Making a sound investment call

etisalat and du — listed on the Abu Dhabi Securities Exchange and the Dubai Financial Market respectively — are two of the most important stocks in the country. However, analysts are split on the future growth prospects and the potential for healthy long-term returns for each company. Here’s what market-watchers say

Published: 00:00 March 27, 2012

By Kevin Scott, Staff Reporter

Etisalat’s current share price reflects the challenges faced by the UAE’s largest telecommunications company in the last few years.

Amid mounting pressure in its home market and difficulties overseas, the company’s stock has fallen 44 per cent since its almost three-year high of Dh16.70 in April 2008 — it was valued at Dh9.27 at the close on Thursday.

Etisalat is an anomaly on the UAE’s capital markets scene. It holds by far the largest weighting on the Abu Dhabi Securities Exchange (ADX), accounting for 27.51 per cent of the bourse’s market cap, but can only be held by UAE nationals.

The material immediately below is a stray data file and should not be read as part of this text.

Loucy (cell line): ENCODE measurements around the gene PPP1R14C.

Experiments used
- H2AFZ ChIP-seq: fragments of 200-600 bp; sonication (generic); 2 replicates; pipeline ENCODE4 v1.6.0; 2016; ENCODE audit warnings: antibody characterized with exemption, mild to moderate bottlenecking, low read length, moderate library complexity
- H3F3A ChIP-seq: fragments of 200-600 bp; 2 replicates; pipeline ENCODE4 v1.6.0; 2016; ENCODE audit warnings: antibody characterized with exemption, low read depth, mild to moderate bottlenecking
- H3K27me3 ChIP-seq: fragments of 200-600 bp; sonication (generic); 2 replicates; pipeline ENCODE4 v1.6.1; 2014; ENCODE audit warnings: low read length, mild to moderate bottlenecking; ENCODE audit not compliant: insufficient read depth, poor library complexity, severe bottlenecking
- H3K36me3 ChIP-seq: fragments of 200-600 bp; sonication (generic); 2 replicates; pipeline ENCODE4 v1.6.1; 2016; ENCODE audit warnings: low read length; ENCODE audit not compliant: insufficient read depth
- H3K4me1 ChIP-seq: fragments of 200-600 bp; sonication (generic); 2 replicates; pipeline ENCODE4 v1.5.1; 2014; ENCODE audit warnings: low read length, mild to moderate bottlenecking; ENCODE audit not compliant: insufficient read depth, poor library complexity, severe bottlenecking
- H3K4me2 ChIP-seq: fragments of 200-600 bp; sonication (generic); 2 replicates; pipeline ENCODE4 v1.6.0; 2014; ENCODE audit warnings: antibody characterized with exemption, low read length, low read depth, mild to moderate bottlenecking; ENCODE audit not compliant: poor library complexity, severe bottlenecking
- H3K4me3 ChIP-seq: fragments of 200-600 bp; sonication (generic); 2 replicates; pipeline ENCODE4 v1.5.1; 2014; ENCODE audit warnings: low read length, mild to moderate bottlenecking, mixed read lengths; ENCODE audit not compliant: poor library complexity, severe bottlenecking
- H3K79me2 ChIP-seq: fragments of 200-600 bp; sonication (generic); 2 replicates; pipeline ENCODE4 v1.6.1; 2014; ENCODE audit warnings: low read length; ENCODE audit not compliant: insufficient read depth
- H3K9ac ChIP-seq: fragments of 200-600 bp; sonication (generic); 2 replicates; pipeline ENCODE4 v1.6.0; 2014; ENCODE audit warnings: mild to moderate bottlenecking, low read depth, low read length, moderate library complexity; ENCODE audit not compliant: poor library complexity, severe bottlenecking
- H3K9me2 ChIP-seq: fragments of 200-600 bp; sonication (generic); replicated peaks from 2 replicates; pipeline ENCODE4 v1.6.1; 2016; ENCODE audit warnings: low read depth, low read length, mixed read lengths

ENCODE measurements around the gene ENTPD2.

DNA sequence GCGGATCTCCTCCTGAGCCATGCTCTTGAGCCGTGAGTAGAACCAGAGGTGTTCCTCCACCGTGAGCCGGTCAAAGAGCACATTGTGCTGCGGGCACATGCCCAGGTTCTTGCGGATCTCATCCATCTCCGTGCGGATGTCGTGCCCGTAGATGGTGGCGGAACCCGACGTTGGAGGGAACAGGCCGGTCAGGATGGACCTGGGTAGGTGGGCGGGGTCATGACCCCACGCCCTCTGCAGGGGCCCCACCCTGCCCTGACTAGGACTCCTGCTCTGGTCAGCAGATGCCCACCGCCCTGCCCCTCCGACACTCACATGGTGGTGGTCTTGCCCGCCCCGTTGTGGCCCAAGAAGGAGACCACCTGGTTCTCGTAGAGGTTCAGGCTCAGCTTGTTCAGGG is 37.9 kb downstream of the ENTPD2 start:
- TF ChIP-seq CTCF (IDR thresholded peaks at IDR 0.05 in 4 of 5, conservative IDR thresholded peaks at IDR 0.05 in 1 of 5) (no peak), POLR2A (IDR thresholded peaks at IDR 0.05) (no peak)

It tends to have a large impact on how much the ADX moves from day to day but in recent times etisalat has not seemed a particularly good investment opportunity, and local traders have been withdrawing their money from the stock.

“Over the last five years, etisalat has struggled for growth. It has faced competition for the first time in the UAE, while its international operations, with the exception of Saudi Arabia, are yet to provide serious traction to the bottom line,” said Ebrahim Masood, senior investment officer at Mashreq Bank.